Drone footage shows extent of destruction in Aleppo
BEIRUT (AP) —
At least 11 children were among 23 people killed Sunday in northern Syria as pro-government forces kept up their campaign against opposition areas in the country's north, while rebels shelled a government-held district in Aleppo city.
At least eight more people were killed in a suspected airstrike on a crossing point connecting Kurdish-held areas with rebel areas in northern Aleppo province, the Kurdish security force said.
The violence Sunday comes a day after government troops repelled a rebel offensive on western parts of Aleppo city launched in late October. State news agency SANA said the shelling of a western Aleppo district killed four people, including two women and a child.
Aleppo has been deeply divided since 2012. The faltering rebel offensive was designed to break the siege on the opposition-held eastern Aleppo.
The government siege has left an estimated 275,000 people trapped with no aid allowed in since July, amid a punishing bombing campaign. The rebel offensive started after Russia, a major Syrian government ally, said it would halt airstrikes to allow rebels and supporters to leave eastern Aleppo. The rebels refused to take up the offer and the United Nations failed to negotiate allowing aid into the besieged area, amid wide anticipation of an imminent pro-government offensive.
Residents of eastern Aleppo said Sunday that for days they have received text messages urging them to leave in the next 24 hours. It was not possible to immediately verify the authenticity of the messages or who sent them. Government aircraft had previously dropped fliers on the eastern districts also urging residents to leave and make use of the Russian-declared passageways to evacuate the besieged district.
Three residents said they received the messages Friday and Sunday throughout the day, denouncing the opposition and threatening residents with an attack.
As of Sunday evening, Syrian Civil Defense's Ibrahim al-Haj said government artillery shelling in the al-Salheen neighborhood of besieged eastern Aleppo killed a mother, her four children and her husband traveling in a car. Other shelling killed a child, a woman and three men in two different neighborhoods of the besieged territory, al-Haj said.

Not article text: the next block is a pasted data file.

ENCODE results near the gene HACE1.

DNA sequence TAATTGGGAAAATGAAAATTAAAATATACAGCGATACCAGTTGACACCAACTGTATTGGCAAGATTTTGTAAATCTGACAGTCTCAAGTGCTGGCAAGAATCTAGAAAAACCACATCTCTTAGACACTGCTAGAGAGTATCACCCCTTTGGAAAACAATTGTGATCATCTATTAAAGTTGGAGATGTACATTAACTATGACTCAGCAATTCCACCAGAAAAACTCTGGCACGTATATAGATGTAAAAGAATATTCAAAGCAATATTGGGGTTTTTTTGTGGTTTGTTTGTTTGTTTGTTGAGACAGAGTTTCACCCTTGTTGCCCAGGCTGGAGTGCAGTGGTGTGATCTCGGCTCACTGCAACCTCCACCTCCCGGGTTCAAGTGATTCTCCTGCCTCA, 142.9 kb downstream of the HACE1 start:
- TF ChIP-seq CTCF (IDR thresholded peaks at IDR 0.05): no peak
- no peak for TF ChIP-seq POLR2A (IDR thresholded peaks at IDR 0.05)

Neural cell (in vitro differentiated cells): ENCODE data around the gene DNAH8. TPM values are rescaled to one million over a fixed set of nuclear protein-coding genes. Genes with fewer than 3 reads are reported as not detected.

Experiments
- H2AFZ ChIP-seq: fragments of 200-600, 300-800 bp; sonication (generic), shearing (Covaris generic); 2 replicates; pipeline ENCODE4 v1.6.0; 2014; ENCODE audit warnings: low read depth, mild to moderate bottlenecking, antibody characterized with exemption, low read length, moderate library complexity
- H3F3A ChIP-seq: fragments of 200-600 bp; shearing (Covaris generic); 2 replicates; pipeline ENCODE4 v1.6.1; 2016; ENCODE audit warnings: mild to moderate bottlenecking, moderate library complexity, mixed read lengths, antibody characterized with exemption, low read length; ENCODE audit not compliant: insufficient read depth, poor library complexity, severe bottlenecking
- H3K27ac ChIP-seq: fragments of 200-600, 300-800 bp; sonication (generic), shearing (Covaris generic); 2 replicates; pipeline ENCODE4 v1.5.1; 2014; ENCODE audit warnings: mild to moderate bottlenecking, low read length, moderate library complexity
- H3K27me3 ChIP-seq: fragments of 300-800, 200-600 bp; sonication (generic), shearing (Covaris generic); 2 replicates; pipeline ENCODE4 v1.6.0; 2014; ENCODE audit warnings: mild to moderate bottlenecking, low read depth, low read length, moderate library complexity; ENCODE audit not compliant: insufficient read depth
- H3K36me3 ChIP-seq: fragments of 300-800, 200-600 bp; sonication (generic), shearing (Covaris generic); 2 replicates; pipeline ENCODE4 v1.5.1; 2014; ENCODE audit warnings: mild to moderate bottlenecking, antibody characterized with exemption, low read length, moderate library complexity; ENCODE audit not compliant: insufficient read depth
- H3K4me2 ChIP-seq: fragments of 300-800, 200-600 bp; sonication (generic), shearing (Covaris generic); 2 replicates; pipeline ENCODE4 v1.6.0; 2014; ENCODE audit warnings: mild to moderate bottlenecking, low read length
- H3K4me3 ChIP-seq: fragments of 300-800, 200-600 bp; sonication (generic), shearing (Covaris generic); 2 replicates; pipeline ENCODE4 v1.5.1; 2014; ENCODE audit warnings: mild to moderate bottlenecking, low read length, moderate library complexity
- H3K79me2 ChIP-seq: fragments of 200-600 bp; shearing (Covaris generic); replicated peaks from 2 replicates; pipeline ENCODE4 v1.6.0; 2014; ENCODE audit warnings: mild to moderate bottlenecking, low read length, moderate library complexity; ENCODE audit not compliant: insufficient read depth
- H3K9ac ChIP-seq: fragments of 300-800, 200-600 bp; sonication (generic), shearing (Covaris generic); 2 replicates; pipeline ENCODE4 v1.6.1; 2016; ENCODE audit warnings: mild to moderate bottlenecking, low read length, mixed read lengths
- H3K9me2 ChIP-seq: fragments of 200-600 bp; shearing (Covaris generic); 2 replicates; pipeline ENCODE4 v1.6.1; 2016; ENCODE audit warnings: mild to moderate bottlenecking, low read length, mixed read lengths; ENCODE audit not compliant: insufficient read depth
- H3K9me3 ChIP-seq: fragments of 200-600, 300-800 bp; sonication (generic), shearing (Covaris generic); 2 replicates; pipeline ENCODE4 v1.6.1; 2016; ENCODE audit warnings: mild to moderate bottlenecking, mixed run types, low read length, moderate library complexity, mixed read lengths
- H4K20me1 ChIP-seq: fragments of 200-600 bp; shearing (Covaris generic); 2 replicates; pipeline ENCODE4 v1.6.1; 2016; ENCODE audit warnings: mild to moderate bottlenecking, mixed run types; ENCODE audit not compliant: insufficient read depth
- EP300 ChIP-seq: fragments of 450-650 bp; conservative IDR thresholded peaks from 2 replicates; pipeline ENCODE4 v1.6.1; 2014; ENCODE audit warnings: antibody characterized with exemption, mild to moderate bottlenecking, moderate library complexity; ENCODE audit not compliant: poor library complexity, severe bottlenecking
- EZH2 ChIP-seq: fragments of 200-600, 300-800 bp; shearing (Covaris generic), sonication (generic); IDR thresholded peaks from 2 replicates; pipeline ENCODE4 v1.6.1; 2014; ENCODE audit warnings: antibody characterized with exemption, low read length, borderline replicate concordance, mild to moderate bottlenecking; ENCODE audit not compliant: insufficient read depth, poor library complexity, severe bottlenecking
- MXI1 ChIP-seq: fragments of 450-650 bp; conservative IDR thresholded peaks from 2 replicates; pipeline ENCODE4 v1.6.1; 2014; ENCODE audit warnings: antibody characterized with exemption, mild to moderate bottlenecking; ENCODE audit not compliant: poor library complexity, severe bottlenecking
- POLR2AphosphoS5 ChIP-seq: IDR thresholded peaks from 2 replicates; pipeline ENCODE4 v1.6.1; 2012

While airstrikes on eastern Aleppo city have subsided, aerial bombings of rebel-held western parts of Aleppo province continued. The Syrian Civil Defense, which operates in opposition-held areas, said one of its centers was bombed in rural Aleppo and put out of service in airstrikes on the town of Atareb. The strikes also killed three people, including two children.
Meanwhile, a suspected airstrike is believed to have struck at a border crossing in Kurdish-held Afrin canton, which links the area to rebel-held parts of Aleppo province, the Kurdish security force, known as the Asayish, said Sunday. The Asayish statement, carried by the Kurdish news agency Hawar, said the bombing occurred early Sunday on a crossing used by as many as 5,000 people moving from western rural Aleppo to its north and east, mostly opposition areas. The Observatory put the death toll from the explosion there at 12. It didn't say whether it was an airstrike or an explosion.
In the complex terrain of northern Syria, it was not immediately clear who was behind the bombing.
Rival groups jostle for territory in northern Aleppo, including Turkish-backed rebels and rival Kurdish forces, as well as government troops, all seeking to capture areas held by Islamic State militants.
In rebel-held northern Idlib province, the opposition Britain-based Syrian Observatory for Human Rights and Aleppo Today media group said airstrikes killed an entire family of a mother and her four children.
Near the capital Damascus, in the western Ghouta region, opposition activists said airstrikes in Khan al-Shih hit a mosque around dawn Sunday, killing at least two people, including the mosque's cleric.
The local Khan al-Shih media center and the Syrian Civil Defense in Rural Damascus reported the airstrikes. The Observatory also reported the strike on the mosque, and the subsequent two deaths. It was not immediately possible to verify if the airstrikes were from Russian or government aircraft. The Khan al-Shih media center showed footage of extensive damage to the mosque.
The town of Khan al-Shih has been the scene of intensive fighting and airstrikes for weeks amid a tightening government siege. There have been reports of local dignitaries negotiating with the government to end the bombing campaign in exchange for evacuating the rebels.
The state news agency reported Syrian troops have advanced and tightened their siege on the town, which lies about 25 kilometers (15 miles) south of Damascus and along the highway that links the capital to the southern region of Quneitra. Other rebel-held suburbs of Damascus were recaptured by the government after a tightening siege and heavy bombings.
Associated Press writer Albert Aji contributed to this report from Damascus, Syria